One of my favourite surprises in Film and TV is when the producers successfully pull off a “genre shift”. So, for example, you might start watching what you think is a romantic comedy but somewhere during the narrative the genre of the film shifts to a shoot ’em up action adventure.
The best cinematic example of “genre shift” that I can think of is in a film called “The Descent”. It starts of as an edge of seat drama about a group of girls pot-holing in deep dark caves. We experience the claustrophobia and terror as they become trapped by a rock fall and then try to traverse a bottomless chasm. Then about 45 minutes in the genre shifts to blood soaked creature horror. The first time I watched “The Descent” this change took me completely by surprise.
Doctor Who Hide has such a genre shift. It begins in the 1970s in a spooky rain lashed house. Candles flicker, shadows deepen, and we catch glimpses of the white ghost of a screaming lady. The director uses all the tricks from horror movies such as The Haunting and Paranormal Activity. It is very well done and is genuinely scary and makes the hairs rise on the back of your neck.
It’s a small cast, with the ghost hunting characters of scientist Alex (Dougray Scott) and psychic Emma (Jessica Raine) having room and time to be fleshed out satisfying. They are so obviously in love but unable to declare their devotion. Enter ghost-busters The Doctor (Matt Smith) and Clara (Jenna-Louise Coleman) and the creepiness becomes intense as they search the gloomy corridors for the troubled spirit.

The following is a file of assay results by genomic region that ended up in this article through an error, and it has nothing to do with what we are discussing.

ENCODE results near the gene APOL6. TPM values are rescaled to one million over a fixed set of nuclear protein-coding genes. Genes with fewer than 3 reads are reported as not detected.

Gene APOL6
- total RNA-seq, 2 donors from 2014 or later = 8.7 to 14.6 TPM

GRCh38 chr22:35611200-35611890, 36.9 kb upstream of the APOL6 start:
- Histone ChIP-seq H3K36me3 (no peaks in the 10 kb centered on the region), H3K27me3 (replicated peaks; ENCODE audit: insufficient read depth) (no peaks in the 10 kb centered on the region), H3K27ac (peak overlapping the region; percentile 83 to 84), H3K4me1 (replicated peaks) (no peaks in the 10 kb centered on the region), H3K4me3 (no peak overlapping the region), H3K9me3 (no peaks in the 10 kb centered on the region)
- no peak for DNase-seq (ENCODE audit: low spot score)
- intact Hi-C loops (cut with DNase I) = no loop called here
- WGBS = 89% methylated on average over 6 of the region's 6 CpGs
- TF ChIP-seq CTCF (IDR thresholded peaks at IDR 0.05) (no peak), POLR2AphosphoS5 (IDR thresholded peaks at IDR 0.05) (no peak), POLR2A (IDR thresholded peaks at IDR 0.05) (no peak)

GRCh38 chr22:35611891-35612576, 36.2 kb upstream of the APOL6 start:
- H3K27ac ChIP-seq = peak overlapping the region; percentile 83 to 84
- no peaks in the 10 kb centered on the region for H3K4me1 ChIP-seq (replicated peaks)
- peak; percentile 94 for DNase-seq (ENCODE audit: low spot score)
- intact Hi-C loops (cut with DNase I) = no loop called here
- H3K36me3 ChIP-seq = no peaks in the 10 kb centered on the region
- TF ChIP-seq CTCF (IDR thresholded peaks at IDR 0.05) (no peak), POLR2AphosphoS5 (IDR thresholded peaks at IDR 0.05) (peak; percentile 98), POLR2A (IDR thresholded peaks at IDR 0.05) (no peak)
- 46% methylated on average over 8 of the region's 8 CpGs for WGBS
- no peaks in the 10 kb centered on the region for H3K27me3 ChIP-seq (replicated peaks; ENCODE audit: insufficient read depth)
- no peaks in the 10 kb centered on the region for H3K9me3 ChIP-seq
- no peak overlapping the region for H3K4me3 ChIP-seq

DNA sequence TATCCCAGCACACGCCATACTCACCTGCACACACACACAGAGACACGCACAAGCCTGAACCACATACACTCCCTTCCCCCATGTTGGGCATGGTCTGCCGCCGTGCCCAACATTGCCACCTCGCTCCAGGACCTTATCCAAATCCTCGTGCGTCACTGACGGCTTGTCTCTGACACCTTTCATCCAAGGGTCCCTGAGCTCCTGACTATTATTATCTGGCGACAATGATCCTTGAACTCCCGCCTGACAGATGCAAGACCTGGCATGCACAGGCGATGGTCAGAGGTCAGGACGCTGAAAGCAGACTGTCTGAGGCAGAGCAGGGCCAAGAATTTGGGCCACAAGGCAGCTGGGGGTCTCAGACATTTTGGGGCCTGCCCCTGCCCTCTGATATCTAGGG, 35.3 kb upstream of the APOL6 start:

The genre shift from horror back to traditional Doctor Who science fiction happens when we discover that the ghost is a lady time traveller called Hila trapped in a pocket universe and being stalked by a grotesque but unseen monster. The Doctor discovers this by taking Clara on a whistle-stop tour of the universe from its creation to its destruction (whilst seeing the “ghost” seemingly trapped in history). And this allows for some intense dialog between the Doctor and Clara which deepens the mystery of his new companion, the girl “twice killed”.
There are echoes of reality show “Most Haunted” in Hide, and plenty of references to classic Doctor Who to keep the fans happy. Who spotted the blue crystal from Metebelis Three? And just what did Emma mean in her warning to Clara not to trust the Doctor – because “there’s a sliver of ice in his heart”,
The last genre shift was back to love story as Alex and Emma finally admit their feelings for each other.
But was it necessary to add the last 2 minutes of the story where, having successfully rescued Hila from the monster in the pocket universe, realises that the monster itself is trying to get to the “love of its own life”, a similar monster hiding in the spooky house. Off the Doctor then goes to try to unite the grotesque lovers. I suppose it was meant to be touching humorous – I just found it weakened an otherwise flawless “movie of the week”.
Your turn: Do you agree with my review of Doctor Who Hide? Have you come across any other good movies or TV dramas that pull off an unexpected genre shift. Please share your thoughts. Leave a comment or a link.